By Fred Engle
(EDITOR’S NOTE: Recent public meetings about building a road from Nicholasville to connect with Interstate 75 at Exit 95 in northern Madison County have prompted us to reprint this article from some six years ago.)
I recently ran across the reprint of a book entitled “The WPA Guide to Kentucky,” originally published in 1939. Complied and written by the Federal Writers’ Project of the Work Projects Administration, it was edited by F. Kevin Simon.
The Federal Writers’ Project was a work-relief program under the WPA started in 1935 to assist out-of-work writers during the depression.
Thomas D. Clark wrote in the 1999 reprint that he was the only surviving contributor to this evocative publication.
There were two motor tours through Madison County among the many routes presented in the book.
One covered US 25 from Clay’s Ferry through Berea. The other followed US 227 from Boonesborough to Richmond. The old US 227 is now KY 627.
At some point “the powers that be” in Washington declared that a highway entirely within one state could no longer be a federal road, so no more US 227.
I found it interesting to read and rediscover what the writers of 1939 had to say about Madison County. Nothing striking here, but the guide describes the interesting flavor of an era nearly 70 years ago.
The first tour followed US 25 and US 25W from the Ohio line to the Tennessee line. US 25 was known then as the “Dixie Highway, East” and it paralleled the Old Wilderness Road for the most part.
As US 25 enters Madison County at Clay’s Ferry, mention is made of the palisades of the Kentucky River gorge. Their striking beauty remains today, particularly during the colorful fall season.
Fox hunting is listed as a favorite regional sport. For the most part the locals did not ride to the hounds, but rather sat around a fire and tried to pick out their own hounds’ unique baying above the general sound of the pack in pursuit of the elusive fox.
Next, mention is made of White Hall Lane leading to Cassius Clay’s mansion (designed in 1864 by T. Lewinski, a Lexingtonian of Polish extraction) and said to be open upon request.
The mansion was not open by request when I first went there some 10 years later, and it was in extremely poor condition.
In an impressive display of local and state cooperation the restored Whitehall of today is a wonderful showplace commemorating a fascinating Madison County resident.
Arriving in Richmond, we are told that in early writings it was described as “a manufacturing little log village” but now (in 1939) is an old town with majestic trees and old houses.
The guide states city founder Col. John Miller served at Yorktown in the Revolutionary War. The county courthouse (circa 1849) has a pedimented Doric portico and its clock tower has two octagonal stages. The book contains a thumbnail sketch of the Battle of Richmond (August 29-31, 1862) and the Richmond Cemetery.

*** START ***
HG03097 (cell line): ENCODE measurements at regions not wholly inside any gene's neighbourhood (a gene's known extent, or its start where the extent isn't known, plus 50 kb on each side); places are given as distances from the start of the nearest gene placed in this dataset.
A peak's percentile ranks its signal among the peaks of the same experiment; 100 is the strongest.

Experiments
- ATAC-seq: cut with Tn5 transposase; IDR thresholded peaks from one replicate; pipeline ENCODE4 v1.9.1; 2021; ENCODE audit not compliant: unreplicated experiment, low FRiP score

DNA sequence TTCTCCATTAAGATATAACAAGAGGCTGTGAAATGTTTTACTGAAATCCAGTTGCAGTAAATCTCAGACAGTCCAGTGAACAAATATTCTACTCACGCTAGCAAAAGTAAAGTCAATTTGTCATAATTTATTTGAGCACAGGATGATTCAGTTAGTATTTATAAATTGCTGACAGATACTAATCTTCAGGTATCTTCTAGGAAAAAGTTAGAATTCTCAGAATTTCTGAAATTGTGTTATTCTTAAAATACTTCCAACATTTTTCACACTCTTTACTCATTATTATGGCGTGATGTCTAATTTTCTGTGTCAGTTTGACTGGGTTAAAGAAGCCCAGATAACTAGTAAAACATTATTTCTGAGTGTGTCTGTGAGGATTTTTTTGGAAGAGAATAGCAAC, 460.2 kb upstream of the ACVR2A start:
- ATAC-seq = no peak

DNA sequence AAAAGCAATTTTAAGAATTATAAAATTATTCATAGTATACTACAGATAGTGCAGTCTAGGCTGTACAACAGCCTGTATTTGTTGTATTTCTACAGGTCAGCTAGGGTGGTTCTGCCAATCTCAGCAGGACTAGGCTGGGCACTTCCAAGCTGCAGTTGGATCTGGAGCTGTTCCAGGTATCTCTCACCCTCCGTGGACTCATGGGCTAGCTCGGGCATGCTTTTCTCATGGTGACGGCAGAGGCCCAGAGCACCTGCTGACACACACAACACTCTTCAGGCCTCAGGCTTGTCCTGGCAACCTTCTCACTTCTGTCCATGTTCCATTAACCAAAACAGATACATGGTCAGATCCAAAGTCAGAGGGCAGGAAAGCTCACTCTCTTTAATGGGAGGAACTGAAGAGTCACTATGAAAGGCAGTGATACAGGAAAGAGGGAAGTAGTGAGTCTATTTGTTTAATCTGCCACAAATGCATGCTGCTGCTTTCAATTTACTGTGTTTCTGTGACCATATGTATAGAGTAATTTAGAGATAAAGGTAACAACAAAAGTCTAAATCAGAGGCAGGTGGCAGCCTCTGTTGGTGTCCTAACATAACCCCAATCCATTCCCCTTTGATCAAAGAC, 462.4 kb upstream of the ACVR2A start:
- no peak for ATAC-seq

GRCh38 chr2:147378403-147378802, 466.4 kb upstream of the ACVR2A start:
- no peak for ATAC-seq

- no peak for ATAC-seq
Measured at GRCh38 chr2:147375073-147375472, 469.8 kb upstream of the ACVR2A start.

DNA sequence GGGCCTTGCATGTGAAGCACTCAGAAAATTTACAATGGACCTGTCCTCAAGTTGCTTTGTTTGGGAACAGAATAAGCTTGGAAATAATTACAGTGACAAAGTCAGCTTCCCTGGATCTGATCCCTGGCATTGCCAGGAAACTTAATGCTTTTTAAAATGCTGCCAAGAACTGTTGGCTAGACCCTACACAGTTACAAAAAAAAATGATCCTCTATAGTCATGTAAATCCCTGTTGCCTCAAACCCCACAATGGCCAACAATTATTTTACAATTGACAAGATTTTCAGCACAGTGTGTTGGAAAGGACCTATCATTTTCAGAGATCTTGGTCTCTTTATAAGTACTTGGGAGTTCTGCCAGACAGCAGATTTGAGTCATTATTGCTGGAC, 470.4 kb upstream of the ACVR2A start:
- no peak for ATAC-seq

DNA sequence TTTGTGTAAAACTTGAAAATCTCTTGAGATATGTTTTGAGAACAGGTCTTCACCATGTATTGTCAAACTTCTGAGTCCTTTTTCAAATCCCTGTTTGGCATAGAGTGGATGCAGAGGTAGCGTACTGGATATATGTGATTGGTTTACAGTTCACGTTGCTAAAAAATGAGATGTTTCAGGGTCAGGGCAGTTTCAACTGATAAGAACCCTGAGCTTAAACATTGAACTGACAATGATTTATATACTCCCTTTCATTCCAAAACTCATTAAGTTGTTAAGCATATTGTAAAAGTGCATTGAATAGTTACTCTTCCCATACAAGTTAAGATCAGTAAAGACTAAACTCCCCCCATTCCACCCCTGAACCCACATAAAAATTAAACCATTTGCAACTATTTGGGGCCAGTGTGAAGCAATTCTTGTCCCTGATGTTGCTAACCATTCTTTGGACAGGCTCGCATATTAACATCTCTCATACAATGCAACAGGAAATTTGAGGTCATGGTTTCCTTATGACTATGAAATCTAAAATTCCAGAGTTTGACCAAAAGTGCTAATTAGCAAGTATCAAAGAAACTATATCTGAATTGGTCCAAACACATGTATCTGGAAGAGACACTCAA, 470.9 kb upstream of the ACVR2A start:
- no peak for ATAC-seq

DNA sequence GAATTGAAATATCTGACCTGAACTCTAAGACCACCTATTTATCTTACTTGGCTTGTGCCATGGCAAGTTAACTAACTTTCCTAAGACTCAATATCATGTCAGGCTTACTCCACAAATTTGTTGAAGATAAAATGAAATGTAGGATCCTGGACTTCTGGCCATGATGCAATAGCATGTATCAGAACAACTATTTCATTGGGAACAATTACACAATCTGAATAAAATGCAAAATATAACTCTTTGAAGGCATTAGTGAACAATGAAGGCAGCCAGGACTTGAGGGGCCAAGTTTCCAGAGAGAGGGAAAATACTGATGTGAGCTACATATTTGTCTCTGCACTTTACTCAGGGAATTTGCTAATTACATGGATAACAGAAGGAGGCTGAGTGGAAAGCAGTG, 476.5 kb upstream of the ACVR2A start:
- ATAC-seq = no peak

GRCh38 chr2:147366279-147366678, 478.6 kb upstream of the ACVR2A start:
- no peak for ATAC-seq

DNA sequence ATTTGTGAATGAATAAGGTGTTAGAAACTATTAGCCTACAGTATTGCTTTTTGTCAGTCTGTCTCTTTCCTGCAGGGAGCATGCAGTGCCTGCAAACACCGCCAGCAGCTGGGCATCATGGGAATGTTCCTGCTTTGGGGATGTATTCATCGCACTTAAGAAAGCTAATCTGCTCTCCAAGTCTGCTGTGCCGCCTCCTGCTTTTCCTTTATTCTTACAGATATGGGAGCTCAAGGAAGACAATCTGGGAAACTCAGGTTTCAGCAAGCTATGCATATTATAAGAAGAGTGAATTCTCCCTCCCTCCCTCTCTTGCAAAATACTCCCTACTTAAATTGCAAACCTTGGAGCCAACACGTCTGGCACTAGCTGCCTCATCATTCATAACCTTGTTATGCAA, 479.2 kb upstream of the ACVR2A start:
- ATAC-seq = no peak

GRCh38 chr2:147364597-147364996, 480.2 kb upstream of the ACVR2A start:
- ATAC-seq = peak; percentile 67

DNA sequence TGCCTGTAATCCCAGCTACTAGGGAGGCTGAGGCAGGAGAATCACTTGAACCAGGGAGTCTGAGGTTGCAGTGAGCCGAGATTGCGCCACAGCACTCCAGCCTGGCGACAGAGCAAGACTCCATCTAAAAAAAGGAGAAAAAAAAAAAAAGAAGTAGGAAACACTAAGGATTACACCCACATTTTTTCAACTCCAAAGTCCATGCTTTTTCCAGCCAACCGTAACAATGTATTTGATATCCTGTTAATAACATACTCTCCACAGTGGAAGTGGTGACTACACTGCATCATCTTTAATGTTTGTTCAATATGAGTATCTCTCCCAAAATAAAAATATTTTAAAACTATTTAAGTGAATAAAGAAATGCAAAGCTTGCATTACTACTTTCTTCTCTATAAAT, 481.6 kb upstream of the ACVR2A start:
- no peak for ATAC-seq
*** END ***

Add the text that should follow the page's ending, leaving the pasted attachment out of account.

Old Central University and its successor, Eastern Kentucky State Teachers College, are described, and mention is made of two historic buildings – the University Hall (1874), now called the University Building, and Memorial Hall (1883) built to celebrate the 100th anniversary of the founding of the Presbyterian Church in Kentucky. Unfortunately Memorial Hall was torn down.
The John Wilson Townsend Library at Eastern was important enough to be mentioned, as was the Pioneer Memorial Fountain (1906) dedicated to David Francis, a native son of Richmond, later governor of Missouri and ambassador to Russia.
Three houses are described – Irvinton, Woodlawn and Castlewood. Only Irvinton remains standing. (A Walgreen’s drug store is planned for the Woodlawn property at the Big Hill Avenue/Eastern Bypass intersection.)
A side trip to the Bybee and Waco potteries is suggested. The reader is reminded that Boone’s Trace follows Otter Creek from near Richmond to Boonesborough. Mt. Zion Church is mentioned for its part in the Battle of Richmond.
As for the city of Berea, the guide devotes most of its space to Berea College, emphasizing it historic opposition to slavery, early interracial admittance policy, the student-work program and the Fee Memorial Church (now known as the Union Church).
The final section of the guide relevant to our review talks about Churchill Weavers (now out of business), Indian Fort Mountain and Basin Mountain.
PUBLICATION NOTE: Dr. Fred Engle passed away March 8 at age 83. He had already written a number of Madison’s Heritage that his family is making available for publication.
Readers are reminded that a compilation of some 60 Richmond Register articles from over the last 40 years by Dr. Engle and Dr. Robert Grise is available in the paperback book, “Madison’s Heritage Rediscovered.” Combined with relevant photographs selected from Eastern’s Archives by Dr. Engle’s granddaughter, Kathryn Engle, who edited the volume, the book is available for $19.99 plus tax.
Autographed copies may be purchased at the Richmond Tourism Office (Irvinton House) on Lancaster Avenue as well as ClearSight Optometry, 5019 Atwood Drive, and Baldwin CPAs, 713 W. Main St.
Autographed copies also are available by calling Kathryn Engle at 893-0947 or 623-1150.
These books make excellent birthday presents for family or friends. Keep in touch with out-of-town family and friends by sharing this gift of home.